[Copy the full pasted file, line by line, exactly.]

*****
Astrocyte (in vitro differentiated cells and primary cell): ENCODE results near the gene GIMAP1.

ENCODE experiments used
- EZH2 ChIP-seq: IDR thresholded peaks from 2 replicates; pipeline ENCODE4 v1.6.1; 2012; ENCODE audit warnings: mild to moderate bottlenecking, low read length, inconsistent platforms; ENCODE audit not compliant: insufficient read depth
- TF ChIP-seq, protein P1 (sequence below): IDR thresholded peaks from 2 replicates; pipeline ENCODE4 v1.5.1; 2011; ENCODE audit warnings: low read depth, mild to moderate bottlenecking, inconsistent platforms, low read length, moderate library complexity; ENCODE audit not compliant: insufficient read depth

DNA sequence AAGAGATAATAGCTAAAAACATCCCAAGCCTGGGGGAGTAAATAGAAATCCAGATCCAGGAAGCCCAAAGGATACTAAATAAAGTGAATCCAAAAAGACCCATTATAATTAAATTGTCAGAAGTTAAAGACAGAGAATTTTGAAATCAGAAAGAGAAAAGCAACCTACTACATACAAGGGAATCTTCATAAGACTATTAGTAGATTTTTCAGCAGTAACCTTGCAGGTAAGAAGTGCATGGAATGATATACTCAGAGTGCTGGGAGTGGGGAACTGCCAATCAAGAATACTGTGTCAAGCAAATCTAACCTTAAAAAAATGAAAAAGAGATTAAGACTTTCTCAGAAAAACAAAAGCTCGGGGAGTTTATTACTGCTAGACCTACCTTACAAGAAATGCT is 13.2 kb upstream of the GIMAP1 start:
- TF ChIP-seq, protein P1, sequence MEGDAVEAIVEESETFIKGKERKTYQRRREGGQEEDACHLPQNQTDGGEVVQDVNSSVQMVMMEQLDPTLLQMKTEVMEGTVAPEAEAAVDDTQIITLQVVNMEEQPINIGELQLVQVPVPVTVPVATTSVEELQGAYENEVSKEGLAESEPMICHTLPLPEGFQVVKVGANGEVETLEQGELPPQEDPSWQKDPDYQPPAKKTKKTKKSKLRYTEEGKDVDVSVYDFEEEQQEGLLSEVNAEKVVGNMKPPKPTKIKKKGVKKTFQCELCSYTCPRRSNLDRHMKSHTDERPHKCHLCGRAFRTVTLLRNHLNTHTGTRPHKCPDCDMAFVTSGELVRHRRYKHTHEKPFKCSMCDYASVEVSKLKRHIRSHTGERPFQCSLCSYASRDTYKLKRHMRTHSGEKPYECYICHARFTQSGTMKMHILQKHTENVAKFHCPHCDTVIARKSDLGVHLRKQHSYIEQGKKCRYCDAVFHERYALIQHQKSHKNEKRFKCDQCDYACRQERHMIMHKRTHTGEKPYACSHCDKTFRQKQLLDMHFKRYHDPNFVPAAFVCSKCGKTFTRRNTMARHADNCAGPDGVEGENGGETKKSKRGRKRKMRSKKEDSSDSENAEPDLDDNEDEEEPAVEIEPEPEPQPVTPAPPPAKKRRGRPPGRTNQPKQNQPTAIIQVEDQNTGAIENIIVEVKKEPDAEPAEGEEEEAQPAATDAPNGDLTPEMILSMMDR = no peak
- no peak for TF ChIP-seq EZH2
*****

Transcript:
Astrocyte (in vitro differentiated cells and primary cell): ENCODE results near the gene GIMAP1.

ENCODE experiments used
- EZH2 ChIP-seq: IDR thresholded peaks from 2 replicates; pipeline ENCODE4 v1.6.1; 2012; ENCODE audit warnings: mild to moderate bottlenecking, low read length, inconsistent platforms; ENCODE audit not compliant: insufficient read depth
- TF ChIP-seq, protein P1 (sequence below): IDR thresholded peaks from 2 replicates; pipeline ENCODE4 v1.5.1; 2011; ENCODE audit warnings: low read depth, mild to moderate bottlenecking, inconsistent platforms, low read length, moderate library complexity; ENCODE audit not compliant: insufficient read depth

DNA sequence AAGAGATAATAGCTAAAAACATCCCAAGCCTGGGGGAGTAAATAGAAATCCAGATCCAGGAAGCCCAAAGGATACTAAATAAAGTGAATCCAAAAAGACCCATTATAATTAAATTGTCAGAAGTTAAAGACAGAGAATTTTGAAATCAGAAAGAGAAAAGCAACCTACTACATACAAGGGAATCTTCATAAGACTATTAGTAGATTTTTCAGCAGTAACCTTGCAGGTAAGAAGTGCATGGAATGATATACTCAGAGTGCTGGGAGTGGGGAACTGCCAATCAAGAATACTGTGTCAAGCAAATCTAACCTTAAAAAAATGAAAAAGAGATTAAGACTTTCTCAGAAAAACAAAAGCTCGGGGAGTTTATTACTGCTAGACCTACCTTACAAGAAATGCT is 13.2 kb upstream of the GIMAP1 start:
- TF ChIP-seq, protein P1, sequence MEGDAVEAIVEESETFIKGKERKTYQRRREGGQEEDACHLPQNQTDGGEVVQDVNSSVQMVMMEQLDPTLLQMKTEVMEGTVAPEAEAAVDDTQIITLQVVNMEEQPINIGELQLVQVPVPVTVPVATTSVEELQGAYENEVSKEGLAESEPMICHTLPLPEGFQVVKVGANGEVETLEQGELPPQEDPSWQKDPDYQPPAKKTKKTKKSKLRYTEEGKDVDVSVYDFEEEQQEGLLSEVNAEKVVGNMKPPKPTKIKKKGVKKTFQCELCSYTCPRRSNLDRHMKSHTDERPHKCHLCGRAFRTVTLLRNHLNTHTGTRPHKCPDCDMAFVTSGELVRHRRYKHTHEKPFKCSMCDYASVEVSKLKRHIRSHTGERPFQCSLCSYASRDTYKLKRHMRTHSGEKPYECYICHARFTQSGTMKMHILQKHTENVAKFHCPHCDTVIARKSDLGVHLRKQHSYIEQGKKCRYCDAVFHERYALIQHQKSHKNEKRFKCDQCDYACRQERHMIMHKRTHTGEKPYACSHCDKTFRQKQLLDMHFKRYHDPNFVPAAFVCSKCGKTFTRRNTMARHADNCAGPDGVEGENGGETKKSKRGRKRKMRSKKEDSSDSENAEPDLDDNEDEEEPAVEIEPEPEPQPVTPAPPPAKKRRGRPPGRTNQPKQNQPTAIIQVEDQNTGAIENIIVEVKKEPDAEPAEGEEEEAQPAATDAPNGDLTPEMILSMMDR = no peak
- no peak for TF ChIP-seq EZH2